The Art Gallery of Greater Victoria has acquired two Emily Carr paintings from brothers whose grandmother purchased one from Carr herself, after the two bonded over a shared love of dogs.
The donation comes from Ian and Andrew Burchett, whose parents, Peter and Damaris Burchett, were long-time supporters of the gallery.
The donated collection — which also contains two sketches from Group of Seven member Lawren S. Harris — includes an untitled Emily Carr painting of Finlayson Point purchased directly from Carr by Peter Burchett’s mother, Bets Burchett.
Ian Burchett, who now lives in Ottawa, said his grandmother loved to tell him and his brother about how Carr invited her over for a series of visits spanning several weeks to look at her paintings and choose her favourite.
“My grandmother always said to us that she knew right away which painting that she wanted, but she agreed to keep going back and to Emily’s home to chat with her, and then finally she bought the painting that hung over our family fireplace,” he said.
Bets Burchett gave the piece to her son and daughter-in-law as a wedding gift, and the painting hung above the fireplace in the North Saanich home they built and where they raised their sons.
Their parents had always said they hoped the art would be passed on to the gallery for others to enjoy, Ian Burchett said. After his mother died in 2019, following his father’s death a few years earlier, the brothers decided to fulfil their parents’ wish.
The other donated Carr piece, Angidah Naas River, evokes happy memories for the brothers. In 1971, their parents took them on a camping trip around B.C. to celebrate the 100th anniversary of the province joining Confederation. They went to northern B.C., to an area depicted in the painting of totem poles.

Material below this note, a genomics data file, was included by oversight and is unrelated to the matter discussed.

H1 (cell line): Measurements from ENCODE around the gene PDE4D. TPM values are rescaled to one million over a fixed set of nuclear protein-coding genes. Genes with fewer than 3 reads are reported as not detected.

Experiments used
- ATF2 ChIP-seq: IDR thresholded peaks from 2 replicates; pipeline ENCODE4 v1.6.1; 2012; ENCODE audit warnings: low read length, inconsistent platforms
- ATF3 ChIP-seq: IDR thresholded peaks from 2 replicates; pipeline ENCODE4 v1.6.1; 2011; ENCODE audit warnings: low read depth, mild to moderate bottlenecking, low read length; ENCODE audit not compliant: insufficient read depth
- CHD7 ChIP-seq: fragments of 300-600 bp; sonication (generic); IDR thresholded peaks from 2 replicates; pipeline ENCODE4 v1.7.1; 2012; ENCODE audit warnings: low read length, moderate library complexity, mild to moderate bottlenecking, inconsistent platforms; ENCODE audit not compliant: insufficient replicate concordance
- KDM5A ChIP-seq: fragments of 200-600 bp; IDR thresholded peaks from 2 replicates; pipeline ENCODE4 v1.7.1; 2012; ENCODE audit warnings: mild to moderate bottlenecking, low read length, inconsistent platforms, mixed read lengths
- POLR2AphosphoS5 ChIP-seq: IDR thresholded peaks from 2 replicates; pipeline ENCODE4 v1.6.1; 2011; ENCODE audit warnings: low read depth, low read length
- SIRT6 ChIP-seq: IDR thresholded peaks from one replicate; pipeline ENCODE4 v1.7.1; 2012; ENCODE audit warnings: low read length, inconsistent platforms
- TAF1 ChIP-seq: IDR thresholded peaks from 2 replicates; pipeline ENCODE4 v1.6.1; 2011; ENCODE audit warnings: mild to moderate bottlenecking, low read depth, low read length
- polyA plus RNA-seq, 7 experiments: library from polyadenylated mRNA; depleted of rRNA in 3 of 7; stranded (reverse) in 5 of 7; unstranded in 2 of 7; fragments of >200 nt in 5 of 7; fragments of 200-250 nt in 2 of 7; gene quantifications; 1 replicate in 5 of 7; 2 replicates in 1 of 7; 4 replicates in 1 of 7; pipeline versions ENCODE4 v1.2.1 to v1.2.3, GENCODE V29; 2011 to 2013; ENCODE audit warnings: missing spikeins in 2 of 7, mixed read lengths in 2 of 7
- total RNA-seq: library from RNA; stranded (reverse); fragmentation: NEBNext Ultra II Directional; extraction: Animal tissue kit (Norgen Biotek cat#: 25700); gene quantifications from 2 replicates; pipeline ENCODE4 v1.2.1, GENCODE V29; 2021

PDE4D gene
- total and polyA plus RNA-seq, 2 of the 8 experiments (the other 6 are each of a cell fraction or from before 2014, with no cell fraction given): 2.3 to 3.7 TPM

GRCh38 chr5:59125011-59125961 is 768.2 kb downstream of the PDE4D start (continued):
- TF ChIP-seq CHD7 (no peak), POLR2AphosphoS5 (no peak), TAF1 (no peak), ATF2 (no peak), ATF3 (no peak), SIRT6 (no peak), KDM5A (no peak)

“We were able to actually find what we thought were the poles,” Burchett said. “Later on, when we looked at that painting, we always remembered that wonderful family camping trip.”
Burchett said he and his brother were happy to continue their parents’ relationship with the gallery, and it’s special to see the works he grew up with hanging there. On a recent visit to Victoria, the gallery was one of the first stops he made, to see the paintings on display.
The donated works also include several Chinese jade pieces, two concrete panels by Herbert Siebner and family portraits that date to the mid-1600s.
Gallery director Jon Tupper said it’s the first time the gallery has received a donation of Carr’s work during the 12 years he has been there. The last time the gallery purchased a piece to add to its Carr collection, which has about 45 works, was about a decade ago, when prices were much lower than they are now, Tupper said.
Paintings by Carr sell for $150,000 to $275,000, depending on their condition, subject and when they were painted, he said.
“I’m so excited about this — whenever you see major works of art come into the collection, especially ones that are really beyond our means.”